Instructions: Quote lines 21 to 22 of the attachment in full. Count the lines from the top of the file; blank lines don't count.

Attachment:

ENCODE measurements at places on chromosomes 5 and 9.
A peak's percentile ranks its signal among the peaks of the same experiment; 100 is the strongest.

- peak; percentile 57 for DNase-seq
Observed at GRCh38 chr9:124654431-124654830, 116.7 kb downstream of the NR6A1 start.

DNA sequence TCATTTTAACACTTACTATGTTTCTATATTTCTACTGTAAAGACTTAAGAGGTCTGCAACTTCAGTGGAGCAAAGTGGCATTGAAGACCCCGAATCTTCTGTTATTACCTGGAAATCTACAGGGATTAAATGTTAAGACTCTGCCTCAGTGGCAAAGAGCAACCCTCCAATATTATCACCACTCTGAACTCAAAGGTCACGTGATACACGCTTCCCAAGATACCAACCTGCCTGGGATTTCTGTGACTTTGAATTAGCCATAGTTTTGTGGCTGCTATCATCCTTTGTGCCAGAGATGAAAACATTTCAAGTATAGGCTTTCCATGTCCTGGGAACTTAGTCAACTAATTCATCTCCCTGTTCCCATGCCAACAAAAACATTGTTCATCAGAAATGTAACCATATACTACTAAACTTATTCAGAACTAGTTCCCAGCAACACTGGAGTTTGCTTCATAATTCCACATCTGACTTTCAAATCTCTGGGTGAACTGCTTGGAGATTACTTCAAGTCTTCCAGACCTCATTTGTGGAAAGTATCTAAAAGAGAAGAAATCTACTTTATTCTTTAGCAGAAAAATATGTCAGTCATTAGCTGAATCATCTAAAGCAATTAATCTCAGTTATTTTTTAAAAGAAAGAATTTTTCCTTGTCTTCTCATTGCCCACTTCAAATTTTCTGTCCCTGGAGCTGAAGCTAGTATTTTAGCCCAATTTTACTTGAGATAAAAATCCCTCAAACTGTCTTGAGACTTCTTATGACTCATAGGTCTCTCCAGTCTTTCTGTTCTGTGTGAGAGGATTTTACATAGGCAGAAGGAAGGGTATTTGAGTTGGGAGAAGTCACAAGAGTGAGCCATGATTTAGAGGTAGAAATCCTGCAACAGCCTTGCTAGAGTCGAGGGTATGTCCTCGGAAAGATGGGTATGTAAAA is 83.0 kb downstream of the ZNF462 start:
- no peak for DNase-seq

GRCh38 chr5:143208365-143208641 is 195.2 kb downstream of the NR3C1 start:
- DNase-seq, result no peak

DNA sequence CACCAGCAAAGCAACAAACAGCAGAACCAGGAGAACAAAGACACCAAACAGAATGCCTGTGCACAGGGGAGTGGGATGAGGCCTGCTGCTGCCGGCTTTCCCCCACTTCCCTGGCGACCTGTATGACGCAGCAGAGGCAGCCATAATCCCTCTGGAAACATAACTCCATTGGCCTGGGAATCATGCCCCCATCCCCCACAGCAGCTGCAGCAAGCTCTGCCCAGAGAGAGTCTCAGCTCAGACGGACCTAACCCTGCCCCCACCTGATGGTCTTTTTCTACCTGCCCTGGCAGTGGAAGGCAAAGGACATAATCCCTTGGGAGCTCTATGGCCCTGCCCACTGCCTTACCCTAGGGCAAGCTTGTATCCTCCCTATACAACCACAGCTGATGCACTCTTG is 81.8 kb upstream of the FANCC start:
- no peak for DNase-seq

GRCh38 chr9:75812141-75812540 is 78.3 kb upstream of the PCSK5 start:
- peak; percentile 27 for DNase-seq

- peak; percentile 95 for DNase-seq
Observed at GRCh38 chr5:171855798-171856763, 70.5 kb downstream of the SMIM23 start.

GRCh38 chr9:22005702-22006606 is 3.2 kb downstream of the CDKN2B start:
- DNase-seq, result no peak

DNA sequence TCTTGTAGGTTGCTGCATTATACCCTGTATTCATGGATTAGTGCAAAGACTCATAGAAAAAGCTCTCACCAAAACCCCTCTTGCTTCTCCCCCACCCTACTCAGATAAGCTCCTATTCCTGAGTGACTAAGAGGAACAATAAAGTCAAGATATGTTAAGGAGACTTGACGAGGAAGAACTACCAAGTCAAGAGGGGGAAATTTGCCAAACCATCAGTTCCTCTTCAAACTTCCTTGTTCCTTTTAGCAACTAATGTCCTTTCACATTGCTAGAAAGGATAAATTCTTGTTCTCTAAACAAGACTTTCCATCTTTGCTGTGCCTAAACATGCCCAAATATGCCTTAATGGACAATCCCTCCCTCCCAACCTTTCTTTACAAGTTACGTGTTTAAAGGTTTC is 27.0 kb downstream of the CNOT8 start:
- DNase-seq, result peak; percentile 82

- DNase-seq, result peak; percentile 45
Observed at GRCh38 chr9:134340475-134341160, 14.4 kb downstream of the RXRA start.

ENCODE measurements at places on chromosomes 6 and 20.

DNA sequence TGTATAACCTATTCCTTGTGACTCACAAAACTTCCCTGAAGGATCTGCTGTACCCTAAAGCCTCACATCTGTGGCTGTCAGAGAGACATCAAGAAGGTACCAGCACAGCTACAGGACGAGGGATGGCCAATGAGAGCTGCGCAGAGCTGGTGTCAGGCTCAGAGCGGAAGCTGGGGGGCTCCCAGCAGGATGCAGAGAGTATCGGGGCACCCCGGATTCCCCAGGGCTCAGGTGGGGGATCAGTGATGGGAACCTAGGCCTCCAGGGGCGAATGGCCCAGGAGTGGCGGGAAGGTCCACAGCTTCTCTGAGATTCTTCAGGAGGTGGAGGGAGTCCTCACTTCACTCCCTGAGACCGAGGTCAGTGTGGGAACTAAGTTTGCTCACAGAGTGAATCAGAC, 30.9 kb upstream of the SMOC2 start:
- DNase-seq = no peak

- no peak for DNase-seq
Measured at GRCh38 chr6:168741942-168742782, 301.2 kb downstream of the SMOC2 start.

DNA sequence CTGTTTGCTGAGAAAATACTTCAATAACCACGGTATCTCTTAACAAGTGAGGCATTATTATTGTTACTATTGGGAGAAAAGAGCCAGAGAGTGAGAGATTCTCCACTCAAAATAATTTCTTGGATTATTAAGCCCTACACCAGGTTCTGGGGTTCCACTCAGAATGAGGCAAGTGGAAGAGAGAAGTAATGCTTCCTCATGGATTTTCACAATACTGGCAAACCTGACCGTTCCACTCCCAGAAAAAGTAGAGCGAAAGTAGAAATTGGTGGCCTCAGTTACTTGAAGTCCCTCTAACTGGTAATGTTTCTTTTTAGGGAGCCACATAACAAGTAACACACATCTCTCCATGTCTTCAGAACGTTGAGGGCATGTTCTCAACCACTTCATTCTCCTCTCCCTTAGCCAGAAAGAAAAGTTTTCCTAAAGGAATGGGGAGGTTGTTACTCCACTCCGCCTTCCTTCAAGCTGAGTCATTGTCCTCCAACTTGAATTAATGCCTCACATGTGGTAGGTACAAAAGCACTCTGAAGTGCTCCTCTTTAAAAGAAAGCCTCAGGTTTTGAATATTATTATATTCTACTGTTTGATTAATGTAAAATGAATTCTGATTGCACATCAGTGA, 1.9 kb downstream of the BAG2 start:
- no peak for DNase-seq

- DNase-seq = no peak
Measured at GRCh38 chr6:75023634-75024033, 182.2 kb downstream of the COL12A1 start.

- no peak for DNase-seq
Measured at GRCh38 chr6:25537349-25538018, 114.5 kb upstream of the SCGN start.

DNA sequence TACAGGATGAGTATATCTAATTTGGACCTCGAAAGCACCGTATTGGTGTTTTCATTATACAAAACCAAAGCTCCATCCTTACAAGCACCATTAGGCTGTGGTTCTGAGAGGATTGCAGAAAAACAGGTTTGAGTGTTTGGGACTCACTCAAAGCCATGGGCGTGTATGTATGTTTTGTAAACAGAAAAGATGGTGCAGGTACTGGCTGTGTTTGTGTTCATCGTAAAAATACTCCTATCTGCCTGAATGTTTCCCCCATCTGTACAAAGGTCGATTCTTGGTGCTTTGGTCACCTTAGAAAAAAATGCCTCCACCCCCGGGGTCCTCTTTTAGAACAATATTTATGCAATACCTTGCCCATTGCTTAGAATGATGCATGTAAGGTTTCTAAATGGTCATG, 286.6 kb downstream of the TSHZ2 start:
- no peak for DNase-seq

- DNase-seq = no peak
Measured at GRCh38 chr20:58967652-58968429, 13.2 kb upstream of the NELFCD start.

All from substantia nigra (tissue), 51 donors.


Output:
ENCODE measurements at places on chromosomes 6 and 20.

DNA sequence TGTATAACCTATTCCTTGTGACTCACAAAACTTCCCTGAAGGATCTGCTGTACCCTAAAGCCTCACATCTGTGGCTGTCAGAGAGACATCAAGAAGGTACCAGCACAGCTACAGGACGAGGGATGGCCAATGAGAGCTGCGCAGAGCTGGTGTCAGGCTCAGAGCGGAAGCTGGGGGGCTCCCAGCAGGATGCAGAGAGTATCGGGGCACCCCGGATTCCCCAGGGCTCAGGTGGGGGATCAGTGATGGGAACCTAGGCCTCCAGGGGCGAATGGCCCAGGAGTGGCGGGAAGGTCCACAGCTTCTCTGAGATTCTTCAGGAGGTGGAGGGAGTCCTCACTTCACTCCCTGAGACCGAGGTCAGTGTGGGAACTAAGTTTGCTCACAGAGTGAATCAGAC, 30.9 kb upstream of the SMOC2 start: